Statement for Dane County Public Hearing
October 25, 2004

The League of Women Voters of Dane County has a long history of concern about the quality of life in Dane County. Our pride in Dane County has led to our support for environmental quality as well as caring about the people in need of help. The greatest test of a society is the well being of the most powerless citizens, whether they are children, elderly or adults with disabilities. We will address these issues in our testimony.

We have supported adequate funding for quality human services for many years. In recent years we have advocated for Cost of Living Adjustments (COLAs) that at least equal the Consumer Price Index (CPI) and we continue to do so tonight. Funding for the "provider agencies" has not kept up with inflation for at least 15 years, creating a situation where the base is eroding and agencies are cutting staff to survive. We have watched with concern the erosion of quality services, due to the cuts in real dollars, combined with the soaring costs of health insurance. We see a system in crisis due to budget cuts and inflation.

The Long Term Care system for people who are disabled or frail elderly is the largest part of the human services budget. We are aware that local taxes are increasingly essential to support the services that are not appropriately funded by our state government. We have advocated at the state level for increased funding because we have always supported more progressive forms of taxation. However, we realize that "the buck stops here" and you who serve in county government must make hard decisions about the well-being of your citizens. We strongly believe that county government must provide greatly increased resources. Our League members now have a renewed understanding of these major issues and we urge all of you, as public officials, to help educate the public about this crisis in human services and the need for us to pay moderately higher taxes to meet the needs of vulnerable children and adults. The mill rate will still be lower than it was in 2004.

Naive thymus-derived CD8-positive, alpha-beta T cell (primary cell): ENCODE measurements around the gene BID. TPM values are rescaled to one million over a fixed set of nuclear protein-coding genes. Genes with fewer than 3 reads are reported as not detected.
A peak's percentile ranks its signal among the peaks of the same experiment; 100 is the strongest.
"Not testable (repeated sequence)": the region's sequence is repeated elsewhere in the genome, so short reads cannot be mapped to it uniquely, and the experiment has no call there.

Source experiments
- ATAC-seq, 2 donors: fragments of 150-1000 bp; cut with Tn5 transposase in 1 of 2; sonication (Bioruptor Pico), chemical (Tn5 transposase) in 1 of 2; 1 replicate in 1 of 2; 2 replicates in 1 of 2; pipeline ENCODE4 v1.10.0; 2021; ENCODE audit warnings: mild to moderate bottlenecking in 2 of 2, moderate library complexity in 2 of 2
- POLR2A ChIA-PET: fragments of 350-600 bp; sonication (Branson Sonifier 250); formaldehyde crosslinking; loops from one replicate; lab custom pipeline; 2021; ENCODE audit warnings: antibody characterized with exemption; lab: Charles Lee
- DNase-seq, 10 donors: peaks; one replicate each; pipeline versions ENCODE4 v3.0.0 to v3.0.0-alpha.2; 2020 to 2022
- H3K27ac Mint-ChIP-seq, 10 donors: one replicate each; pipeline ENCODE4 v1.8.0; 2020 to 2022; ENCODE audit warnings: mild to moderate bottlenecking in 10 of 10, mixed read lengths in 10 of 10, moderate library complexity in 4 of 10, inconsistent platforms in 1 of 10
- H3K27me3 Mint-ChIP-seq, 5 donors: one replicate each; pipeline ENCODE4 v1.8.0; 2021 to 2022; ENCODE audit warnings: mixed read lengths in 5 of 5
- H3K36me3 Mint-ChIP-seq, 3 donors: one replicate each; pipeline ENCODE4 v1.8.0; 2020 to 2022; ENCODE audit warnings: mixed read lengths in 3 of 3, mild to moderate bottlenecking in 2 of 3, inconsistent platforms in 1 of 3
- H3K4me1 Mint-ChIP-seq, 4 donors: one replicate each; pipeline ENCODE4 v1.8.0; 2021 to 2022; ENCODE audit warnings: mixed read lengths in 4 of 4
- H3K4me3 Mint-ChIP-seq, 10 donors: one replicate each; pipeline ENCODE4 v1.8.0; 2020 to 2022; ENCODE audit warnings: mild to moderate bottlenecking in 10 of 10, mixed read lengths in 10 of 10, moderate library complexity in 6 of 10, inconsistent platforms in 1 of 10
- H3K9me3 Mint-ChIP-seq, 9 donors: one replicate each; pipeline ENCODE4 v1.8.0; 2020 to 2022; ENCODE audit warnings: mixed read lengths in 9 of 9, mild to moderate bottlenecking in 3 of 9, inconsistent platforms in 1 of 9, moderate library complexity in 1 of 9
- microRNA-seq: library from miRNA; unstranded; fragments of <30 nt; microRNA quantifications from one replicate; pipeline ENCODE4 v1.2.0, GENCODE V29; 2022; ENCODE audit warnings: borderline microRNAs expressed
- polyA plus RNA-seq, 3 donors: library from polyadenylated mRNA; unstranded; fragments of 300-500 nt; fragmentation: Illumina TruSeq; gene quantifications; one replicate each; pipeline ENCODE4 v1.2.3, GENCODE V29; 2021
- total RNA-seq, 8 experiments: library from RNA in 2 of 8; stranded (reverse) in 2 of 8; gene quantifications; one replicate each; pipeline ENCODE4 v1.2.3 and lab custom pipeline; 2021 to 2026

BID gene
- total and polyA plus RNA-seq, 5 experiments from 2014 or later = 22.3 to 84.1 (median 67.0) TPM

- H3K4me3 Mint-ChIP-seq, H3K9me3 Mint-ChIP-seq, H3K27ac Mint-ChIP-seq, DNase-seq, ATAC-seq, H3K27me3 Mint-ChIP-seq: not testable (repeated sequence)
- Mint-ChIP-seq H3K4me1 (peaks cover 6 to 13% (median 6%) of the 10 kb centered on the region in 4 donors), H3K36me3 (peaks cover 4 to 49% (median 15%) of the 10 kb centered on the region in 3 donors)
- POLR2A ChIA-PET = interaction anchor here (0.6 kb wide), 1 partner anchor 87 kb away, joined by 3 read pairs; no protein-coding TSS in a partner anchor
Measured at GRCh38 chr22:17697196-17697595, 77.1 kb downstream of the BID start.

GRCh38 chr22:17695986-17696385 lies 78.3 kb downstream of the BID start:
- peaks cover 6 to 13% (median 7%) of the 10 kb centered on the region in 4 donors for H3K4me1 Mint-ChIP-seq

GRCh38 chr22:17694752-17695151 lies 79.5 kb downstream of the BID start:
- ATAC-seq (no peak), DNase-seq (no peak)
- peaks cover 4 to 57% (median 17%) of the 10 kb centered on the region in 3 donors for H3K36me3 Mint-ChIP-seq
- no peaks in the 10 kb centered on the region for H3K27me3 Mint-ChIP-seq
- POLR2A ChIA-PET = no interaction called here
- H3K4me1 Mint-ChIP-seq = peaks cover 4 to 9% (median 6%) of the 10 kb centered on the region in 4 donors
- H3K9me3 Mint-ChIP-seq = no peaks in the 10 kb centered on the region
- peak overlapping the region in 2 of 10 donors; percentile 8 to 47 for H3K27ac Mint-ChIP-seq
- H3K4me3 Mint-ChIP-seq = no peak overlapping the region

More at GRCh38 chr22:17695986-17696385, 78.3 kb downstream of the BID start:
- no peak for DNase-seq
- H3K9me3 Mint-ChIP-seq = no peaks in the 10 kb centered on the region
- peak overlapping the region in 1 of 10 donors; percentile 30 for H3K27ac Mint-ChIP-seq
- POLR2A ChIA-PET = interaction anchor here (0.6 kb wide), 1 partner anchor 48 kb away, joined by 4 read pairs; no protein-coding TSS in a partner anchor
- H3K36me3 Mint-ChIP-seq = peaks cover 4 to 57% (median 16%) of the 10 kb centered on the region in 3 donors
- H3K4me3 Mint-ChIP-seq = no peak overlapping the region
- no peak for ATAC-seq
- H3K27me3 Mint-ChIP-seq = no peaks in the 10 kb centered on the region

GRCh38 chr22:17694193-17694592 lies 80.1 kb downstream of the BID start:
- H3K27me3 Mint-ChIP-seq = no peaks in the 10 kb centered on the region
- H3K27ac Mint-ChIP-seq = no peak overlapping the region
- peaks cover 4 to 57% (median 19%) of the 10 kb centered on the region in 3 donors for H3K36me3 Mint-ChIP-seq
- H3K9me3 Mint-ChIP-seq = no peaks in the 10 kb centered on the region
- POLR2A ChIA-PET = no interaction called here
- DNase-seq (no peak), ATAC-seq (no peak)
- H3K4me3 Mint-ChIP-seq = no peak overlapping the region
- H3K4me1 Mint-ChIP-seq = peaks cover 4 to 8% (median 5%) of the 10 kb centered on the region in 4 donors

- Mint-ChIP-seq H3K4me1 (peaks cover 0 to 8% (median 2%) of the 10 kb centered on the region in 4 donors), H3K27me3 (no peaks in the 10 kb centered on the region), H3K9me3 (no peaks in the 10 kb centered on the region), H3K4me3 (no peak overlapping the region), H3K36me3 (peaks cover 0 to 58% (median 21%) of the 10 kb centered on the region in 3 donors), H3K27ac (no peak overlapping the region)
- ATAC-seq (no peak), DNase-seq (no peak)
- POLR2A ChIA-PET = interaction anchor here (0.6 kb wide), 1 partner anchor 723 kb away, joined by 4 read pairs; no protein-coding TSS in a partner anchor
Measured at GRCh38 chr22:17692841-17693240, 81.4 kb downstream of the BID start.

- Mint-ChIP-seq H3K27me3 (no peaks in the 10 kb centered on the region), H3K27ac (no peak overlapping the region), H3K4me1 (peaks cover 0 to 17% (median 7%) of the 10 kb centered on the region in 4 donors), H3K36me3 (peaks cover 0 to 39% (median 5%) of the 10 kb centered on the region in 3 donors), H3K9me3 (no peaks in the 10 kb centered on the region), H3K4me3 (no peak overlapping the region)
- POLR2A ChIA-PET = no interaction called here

We are now aware of 155 frail elderly citizens, the over 270 individuals with develop-mental disabilities, the 219 people with physical disabilities and at least 150 people with mental illness on waiting lists. We also know that some agencies have eliminated staff positions and others have cut the hours of their employees to 80% of full time. Some agencies have cut both staff positions and hours. We have learned of the stress of workers who are trying to serve as many people in a safe and effective way with less time to do so. We have learned that agencies have been able to give raises, only if employees have higher co-pays and deductibles, and even then health insurance premiums may increase, negating any small wage increases. We have learned of workers who work two (and even three) jobs and others who have left the system to seek employment with higher compensation. It is difficult to maintain safety and to meet individual needs with fewer staff, fewer staff hours and high staff turnover. The quality of care is diminished.

We know that service providers for children are increasing "case-loads" and still have longer waiting lists. Children and their families are not being served when they need help and others are being underserved. Some of the cuts may seem small, but added to the erosion from inflationary cuts, they are devastating to staff and to children.

We cannot ignore our most vulnerable citizens. We must not place the fiscal burden for their care on the people who choose human services as a career. We must educate our taxpayers about the reasons for the crisis and the need for a humane response. We pledge to do our part to meet this public policy challenge.

Thank you, Carol Kiemel, President, League of Women Voters of Dane County